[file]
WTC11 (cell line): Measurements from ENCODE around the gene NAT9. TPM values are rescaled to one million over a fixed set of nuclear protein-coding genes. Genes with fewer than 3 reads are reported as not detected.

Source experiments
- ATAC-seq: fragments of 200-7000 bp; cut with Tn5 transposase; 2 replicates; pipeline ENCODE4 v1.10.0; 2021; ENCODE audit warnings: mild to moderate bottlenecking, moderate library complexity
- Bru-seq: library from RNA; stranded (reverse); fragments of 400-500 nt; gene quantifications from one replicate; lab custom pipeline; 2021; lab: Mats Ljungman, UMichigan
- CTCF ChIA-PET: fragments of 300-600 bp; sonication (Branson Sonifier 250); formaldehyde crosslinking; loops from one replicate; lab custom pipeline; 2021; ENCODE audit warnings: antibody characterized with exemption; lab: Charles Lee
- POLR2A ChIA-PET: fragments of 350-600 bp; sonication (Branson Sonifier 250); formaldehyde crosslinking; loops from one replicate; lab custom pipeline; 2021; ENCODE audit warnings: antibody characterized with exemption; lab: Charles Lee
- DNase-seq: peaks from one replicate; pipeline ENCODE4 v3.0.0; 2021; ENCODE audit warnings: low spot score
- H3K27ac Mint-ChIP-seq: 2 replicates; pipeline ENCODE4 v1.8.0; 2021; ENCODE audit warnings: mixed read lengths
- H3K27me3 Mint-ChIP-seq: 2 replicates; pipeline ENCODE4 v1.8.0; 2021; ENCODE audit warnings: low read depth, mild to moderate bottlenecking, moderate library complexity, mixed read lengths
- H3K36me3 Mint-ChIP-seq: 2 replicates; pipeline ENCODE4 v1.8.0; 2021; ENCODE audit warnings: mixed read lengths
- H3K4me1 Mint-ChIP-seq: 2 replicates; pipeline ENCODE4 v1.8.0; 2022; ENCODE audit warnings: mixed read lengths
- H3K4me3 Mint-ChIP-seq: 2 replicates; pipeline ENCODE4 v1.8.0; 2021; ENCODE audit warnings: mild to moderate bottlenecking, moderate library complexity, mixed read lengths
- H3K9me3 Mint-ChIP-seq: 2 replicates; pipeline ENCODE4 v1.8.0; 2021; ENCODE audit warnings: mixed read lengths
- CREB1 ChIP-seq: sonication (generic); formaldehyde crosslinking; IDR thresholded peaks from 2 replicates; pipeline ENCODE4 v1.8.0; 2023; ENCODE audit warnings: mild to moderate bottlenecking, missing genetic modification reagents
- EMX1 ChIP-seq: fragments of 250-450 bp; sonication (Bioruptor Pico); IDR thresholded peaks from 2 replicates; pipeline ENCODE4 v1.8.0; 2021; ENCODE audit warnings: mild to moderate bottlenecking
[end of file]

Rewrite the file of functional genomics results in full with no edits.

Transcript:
WTC11 (cell line): Measurements from ENCODE around the gene NAT9. TPM values are rescaled to one million over a fixed set of nuclear protein-coding genes. Genes with fewer than 3 reads are reported as not detected.

Source experiments
- ATAC-seq: fragments of 200-7000 bp; cut with Tn5 transposase; 2 replicates; pipeline ENCODE4 v1.10.0; 2021; ENCODE audit warnings: mild to moderate bottlenecking, moderate library complexity
- Bru-seq: library from RNA; stranded (reverse); fragments of 400-500 nt; gene quantifications from one replicate; lab custom pipeline; 2021; lab: Mats Ljungman, UMichigan
- CTCF ChIA-PET: fragments of 300-600 bp; sonication (Branson Sonifier 250); formaldehyde crosslinking; loops from one replicate; lab custom pipeline; 2021; ENCODE audit warnings: antibody characterized with exemption; lab: Charles Lee
- POLR2A ChIA-PET: fragments of 350-600 bp; sonication (Branson Sonifier 250); formaldehyde crosslinking; loops from one replicate; lab custom pipeline; 2021; ENCODE audit warnings: antibody characterized with exemption; lab: Charles Lee
- DNase-seq: peaks from one replicate; pipeline ENCODE4 v3.0.0; 2021; ENCODE audit warnings: low spot score
- H3K27ac Mint-ChIP-seq: 2 replicates; pipeline ENCODE4 v1.8.0; 2021; ENCODE audit warnings: mixed read lengths
- H3K27me3 Mint-ChIP-seq: 2 replicates; pipeline ENCODE4 v1.8.0; 2021; ENCODE audit warnings: low read depth, mild to moderate bottlenecking, moderate library complexity, mixed read lengths
- H3K36me3 Mint-ChIP-seq: 2 replicates; pipeline ENCODE4 v1.8.0; 2021; ENCODE audit warnings: mixed read lengths
- H3K4me1 Mint-ChIP-seq: 2 replicates; pipeline ENCODE4 v1.8.0; 2022; ENCODE audit warnings: mixed read lengths
- H3K4me3 Mint-ChIP-seq: 2 replicates; pipeline ENCODE4 v1.8.0; 2021; ENCODE audit warnings: mild to moderate bottlenecking, moderate library complexity, mixed read lengths
- H3K9me3 Mint-ChIP-seq: 2 replicates; pipeline ENCODE4 v1.8.0; 2021; ENCODE audit warnings: mixed read lengths
- CREB1 ChIP-seq: sonication (generic); formaldehyde crosslinking; IDR thresholded peaks from 2 replicates; pipeline ENCODE4 v1.8.0; 2023; ENCODE audit warnings: mild to moderate bottlenecking, missing genetic modification reagents
- EMX1 ChIP-seq: fragments of 250-450 bp; sonication (Bioruptor Pico); IDR thresholded peaks from 2 replicates; pipeline ENCODE4 v1.8.0; 2021; ENCODE audit warnings: mild to moderate bottlenecking